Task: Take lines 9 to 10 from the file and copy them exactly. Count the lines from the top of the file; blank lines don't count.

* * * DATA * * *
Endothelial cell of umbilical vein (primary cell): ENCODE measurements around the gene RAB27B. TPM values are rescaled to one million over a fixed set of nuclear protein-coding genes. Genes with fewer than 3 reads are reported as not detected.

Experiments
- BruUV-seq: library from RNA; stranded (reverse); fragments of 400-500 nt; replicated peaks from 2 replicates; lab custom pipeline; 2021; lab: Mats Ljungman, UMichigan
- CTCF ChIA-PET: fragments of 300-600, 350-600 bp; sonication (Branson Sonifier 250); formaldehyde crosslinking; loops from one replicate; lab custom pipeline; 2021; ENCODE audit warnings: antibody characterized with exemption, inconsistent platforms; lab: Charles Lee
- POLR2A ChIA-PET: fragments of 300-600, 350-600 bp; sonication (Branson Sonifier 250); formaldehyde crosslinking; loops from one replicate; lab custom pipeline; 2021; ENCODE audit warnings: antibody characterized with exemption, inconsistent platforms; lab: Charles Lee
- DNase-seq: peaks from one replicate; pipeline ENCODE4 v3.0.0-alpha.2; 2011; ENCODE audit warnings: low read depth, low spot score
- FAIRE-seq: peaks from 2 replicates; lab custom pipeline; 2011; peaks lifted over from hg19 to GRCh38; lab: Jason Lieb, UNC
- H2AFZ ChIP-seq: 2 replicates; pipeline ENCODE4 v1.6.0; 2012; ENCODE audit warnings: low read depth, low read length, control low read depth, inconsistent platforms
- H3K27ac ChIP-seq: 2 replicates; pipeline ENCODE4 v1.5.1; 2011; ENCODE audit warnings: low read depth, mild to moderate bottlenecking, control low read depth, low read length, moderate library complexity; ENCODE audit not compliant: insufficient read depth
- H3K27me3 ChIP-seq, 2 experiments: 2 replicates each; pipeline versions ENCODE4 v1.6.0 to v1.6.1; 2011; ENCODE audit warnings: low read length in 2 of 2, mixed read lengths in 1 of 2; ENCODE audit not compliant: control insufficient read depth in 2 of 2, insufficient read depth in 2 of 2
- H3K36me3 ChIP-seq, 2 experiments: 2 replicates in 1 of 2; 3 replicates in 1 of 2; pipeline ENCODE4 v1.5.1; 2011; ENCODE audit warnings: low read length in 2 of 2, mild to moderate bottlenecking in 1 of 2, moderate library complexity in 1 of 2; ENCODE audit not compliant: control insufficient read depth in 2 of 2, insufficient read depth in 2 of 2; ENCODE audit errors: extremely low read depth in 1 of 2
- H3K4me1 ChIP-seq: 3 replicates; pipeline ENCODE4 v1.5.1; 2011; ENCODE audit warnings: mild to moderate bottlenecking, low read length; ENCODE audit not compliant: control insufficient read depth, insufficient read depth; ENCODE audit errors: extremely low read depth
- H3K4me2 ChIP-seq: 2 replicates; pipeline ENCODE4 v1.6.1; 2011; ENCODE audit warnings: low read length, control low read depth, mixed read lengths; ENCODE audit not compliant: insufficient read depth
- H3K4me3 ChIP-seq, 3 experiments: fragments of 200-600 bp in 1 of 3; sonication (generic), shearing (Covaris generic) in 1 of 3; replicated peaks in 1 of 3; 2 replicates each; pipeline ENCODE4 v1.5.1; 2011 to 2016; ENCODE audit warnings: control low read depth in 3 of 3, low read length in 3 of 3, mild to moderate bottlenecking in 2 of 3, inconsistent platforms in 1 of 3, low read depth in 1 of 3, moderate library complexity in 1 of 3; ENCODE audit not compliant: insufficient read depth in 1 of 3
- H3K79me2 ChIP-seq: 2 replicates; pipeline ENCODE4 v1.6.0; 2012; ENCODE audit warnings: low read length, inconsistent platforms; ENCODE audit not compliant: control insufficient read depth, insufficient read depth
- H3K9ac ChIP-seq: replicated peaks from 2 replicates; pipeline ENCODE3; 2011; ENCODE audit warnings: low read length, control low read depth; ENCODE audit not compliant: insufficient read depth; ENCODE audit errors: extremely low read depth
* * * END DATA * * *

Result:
- H3K27ac ChIP-seq: 2 replicates; pipeline ENCODE4 v1.5.1; 2011; ENCODE audit warnings: low read depth, mild to moderate bottlenecking, control low read depth, low read length, moderate library complexity; ENCODE audit not compliant: insufficient read depth
- H3K27me3 ChIP-seq, 2 experiments: 2 replicates each; pipeline versions ENCODE4 v1.6.0 to v1.6.1; 2011; ENCODE audit warnings: low read length in 2 of 2, mixed read lengths in 1 of 2; ENCODE audit not compliant: control insufficient read depth in 2 of 2, insufficient read depth in 2 of 2